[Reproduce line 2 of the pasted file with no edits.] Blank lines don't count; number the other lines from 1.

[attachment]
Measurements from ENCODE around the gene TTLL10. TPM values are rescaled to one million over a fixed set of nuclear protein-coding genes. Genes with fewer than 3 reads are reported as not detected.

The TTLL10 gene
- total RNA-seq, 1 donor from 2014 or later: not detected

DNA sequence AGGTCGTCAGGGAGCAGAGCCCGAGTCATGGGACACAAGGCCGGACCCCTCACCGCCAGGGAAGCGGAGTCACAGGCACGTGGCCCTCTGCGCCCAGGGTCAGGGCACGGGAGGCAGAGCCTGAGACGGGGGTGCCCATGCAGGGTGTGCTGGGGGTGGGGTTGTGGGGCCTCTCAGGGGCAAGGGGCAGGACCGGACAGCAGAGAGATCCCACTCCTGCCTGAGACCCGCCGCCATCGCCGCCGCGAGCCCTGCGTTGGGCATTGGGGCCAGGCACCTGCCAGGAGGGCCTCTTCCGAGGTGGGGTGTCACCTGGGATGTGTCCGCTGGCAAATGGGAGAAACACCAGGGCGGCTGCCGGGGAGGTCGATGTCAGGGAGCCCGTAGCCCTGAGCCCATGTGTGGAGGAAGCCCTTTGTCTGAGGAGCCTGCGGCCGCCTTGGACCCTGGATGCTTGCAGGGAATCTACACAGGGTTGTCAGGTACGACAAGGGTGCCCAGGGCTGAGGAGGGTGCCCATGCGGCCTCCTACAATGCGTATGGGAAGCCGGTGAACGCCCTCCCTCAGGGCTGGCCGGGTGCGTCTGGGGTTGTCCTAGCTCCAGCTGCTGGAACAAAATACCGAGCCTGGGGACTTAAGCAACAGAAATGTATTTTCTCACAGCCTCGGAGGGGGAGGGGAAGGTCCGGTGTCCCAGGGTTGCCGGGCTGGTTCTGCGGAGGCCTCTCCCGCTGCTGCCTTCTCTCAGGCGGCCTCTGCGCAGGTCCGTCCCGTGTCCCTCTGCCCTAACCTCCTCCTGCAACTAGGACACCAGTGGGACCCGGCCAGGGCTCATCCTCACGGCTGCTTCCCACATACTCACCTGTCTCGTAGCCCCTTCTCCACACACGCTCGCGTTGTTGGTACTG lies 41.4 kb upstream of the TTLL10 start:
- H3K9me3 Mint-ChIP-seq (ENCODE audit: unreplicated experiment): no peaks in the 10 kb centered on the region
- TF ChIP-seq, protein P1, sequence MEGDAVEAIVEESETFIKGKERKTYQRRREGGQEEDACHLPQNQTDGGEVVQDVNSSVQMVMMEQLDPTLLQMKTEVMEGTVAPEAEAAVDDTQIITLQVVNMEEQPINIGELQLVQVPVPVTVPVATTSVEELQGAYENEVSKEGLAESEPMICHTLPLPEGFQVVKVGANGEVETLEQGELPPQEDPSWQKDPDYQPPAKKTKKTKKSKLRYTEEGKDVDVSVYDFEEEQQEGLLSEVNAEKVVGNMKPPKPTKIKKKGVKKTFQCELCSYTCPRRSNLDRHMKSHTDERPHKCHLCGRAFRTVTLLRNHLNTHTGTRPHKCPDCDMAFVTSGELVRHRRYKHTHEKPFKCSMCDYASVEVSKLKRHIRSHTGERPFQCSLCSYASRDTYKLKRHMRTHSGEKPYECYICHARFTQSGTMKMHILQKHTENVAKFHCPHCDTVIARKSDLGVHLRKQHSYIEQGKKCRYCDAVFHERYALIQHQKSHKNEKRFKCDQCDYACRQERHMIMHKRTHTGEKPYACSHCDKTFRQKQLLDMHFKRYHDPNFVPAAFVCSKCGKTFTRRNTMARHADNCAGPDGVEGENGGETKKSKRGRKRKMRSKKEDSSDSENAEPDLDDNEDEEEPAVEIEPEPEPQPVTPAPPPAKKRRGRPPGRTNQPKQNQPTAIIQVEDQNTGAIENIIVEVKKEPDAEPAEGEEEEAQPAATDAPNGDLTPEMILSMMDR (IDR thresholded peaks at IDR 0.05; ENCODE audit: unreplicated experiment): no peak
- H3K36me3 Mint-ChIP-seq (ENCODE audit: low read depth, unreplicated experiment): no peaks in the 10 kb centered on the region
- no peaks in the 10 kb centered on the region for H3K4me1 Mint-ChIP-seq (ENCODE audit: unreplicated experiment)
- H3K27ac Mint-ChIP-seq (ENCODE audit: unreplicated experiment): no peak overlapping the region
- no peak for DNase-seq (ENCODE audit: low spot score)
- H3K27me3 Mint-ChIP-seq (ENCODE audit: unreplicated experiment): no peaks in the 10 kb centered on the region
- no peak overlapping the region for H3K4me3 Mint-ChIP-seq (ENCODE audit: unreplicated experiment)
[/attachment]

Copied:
The TTLL10 gene